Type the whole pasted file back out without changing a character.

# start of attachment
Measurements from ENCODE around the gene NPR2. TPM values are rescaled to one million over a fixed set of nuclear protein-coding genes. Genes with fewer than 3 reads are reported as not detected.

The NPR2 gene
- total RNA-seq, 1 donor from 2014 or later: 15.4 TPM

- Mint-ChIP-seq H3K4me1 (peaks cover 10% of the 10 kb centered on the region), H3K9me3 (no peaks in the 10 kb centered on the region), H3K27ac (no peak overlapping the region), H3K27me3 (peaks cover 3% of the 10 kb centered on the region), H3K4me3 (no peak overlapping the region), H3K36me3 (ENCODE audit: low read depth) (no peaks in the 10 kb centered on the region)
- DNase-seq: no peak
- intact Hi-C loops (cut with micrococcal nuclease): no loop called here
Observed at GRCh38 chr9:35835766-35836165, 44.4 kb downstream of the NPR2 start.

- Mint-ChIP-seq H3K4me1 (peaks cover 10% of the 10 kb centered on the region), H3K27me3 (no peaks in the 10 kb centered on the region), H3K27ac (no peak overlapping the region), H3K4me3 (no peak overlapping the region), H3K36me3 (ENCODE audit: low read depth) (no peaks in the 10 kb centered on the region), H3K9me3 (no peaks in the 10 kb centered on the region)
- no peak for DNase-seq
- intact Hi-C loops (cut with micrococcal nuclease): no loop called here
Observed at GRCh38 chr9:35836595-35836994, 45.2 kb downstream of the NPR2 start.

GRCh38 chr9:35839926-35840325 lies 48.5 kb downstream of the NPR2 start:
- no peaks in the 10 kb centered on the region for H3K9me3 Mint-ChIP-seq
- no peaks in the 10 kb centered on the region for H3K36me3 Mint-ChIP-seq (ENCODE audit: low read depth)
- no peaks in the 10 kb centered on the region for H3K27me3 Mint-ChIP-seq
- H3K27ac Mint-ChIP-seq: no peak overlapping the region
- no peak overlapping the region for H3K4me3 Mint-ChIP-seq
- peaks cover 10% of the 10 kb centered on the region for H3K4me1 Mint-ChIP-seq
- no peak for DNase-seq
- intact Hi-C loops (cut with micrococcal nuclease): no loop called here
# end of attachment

Measurements from ENCODE around the gene NPR2. TPM values are rescaled to one million over a fixed set of nuclear protein-coding genes. Genes with fewer than 3 reads are reported as not detected.

The NPR2 gene
- total RNA-seq, 1 donor from 2014 or later: 15.4 TPM

- Mint-ChIP-seq H3K4me1 (peaks cover 10% of the 10 kb centered on the region), H3K9me3 (no peaks in the 10 kb centered on the region), H3K27ac (no peak overlapping the region), H3K27me3 (peaks cover 3% of the 10 kb centered on the region), H3K4me3 (no peak overlapping the region), H3K36me3 (ENCODE audit: low read depth) (no peaks in the 10 kb centered on the region)
- DNase-seq: no peak
- intact Hi-C loops (cut with micrococcal nuclease): no loop called here
Observed at GRCh38 chr9:35835766-35836165, 44.4 kb downstream of the NPR2 start.

- Mint-ChIP-seq H3K4me1 (peaks cover 10% of the 10 kb centered on the region), H3K27me3 (no peaks in the 10 kb centered on the region), H3K27ac (no peak overlapping the region), H3K4me3 (no peak overlapping the region), H3K36me3 (ENCODE audit: low read depth) (no peaks in the 10 kb centered on the region), H3K9me3 (no peaks in the 10 kb centered on the region)
- no peak for DNase-seq
- intact Hi-C loops (cut with micrococcal nuclease): no loop called here
Observed at GRCh38 chr9:35836595-35836994, 45.2 kb downstream of the NPR2 start.

GRCh38 chr9:35839926-35840325 lies 48.5 kb downstream of the NPR2 start:
- no peaks in the 10 kb centered on the region for H3K9me3 Mint-ChIP-seq
- no peaks in the 10 kb centered on the region for H3K36me3 Mint-ChIP-seq (ENCODE audit: low read depth)
- no peaks in the 10 kb centered on the region for H3K27me3 Mint-ChIP-seq
- H3K27ac Mint-ChIP-seq: no peak overlapping the region
- no peak overlapping the region for H3K4me3 Mint-ChIP-seq
- peaks cover 10% of the 10 kb centered on the region for H3K4me1 Mint-ChIP-seq
- no peak for DNase-seq
- intact Hi-C loops (cut with micrococcal nuclease): no loop called here